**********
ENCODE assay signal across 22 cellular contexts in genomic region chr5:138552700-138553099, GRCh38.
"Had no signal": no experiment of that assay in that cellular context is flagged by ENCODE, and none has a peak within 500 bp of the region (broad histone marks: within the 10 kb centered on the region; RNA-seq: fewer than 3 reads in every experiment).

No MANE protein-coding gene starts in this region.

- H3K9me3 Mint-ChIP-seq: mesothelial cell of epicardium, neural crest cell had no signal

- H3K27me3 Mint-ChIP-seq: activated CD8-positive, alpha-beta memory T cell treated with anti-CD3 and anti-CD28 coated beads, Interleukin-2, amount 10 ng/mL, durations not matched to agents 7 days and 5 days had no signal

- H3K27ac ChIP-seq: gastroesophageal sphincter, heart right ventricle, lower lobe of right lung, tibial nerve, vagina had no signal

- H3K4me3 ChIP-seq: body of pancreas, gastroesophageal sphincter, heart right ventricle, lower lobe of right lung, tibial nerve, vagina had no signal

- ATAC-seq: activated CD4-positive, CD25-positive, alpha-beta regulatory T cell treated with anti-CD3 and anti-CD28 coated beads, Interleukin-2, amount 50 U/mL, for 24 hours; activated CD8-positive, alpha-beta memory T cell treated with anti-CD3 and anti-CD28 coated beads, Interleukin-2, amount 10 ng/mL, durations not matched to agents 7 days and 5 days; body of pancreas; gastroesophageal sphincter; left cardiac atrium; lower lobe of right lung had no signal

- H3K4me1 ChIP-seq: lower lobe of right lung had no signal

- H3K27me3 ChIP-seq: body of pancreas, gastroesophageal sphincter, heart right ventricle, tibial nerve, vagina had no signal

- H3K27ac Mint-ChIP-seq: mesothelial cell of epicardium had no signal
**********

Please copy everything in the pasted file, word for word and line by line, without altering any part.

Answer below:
ENCODE assay signal across 22 cellular contexts in genomic region chr5:138552700-138553099, GRCh38.
"Had no signal": no experiment of that assay in that cellular context is flagged by ENCODE, and none has a peak within 500 bp of the region (broad histone marks: within the 10 kb centered on the region; RNA-seq: fewer than 3 reads in every experiment).

No MANE protein-coding gene starts in this region.

- H3K9me3 Mint-ChIP-seq: mesothelial cell of epicardium, neural crest cell had no signal

- H3K27me3 Mint-ChIP-seq: activated CD8-positive, alpha-beta memory T cell treated with anti-CD3 and anti-CD28 coated beads, Interleukin-2, amount 10 ng/mL, durations not matched to agents 7 days and 5 days had no signal

- H3K27ac ChIP-seq: gastroesophageal sphincter, heart right ventricle, lower lobe of right lung, tibial nerve, vagina had no signal

- H3K4me3 ChIP-seq: body of pancreas, gastroesophageal sphincter, heart right ventricle, lower lobe of right lung, tibial nerve, vagina had no signal

- ATAC-seq: activated CD4-positive, CD25-positive, alpha-beta regulatory T cell treated with anti-CD3 and anti-CD28 coated beads, Interleukin-2, amount 50 U/mL, for 24 hours; activated CD8-positive, alpha-beta memory T cell treated with anti-CD3 and anti-CD28 coated beads, Interleukin-2, amount 10 ng/mL, durations not matched to agents 7 days and 5 days; body of pancreas; gastroesophageal sphincter; left cardiac atrium; lower lobe of right lung had no signal

- H3K4me1 ChIP-seq: lower lobe of right lung had no signal

- H3K27me3 ChIP-seq: body of pancreas, gastroesophageal sphincter, heart right ventricle, tibial nerve, vagina had no signal

- H3K27ac Mint-ChIP-seq: mesothelial cell of epicardium had no signal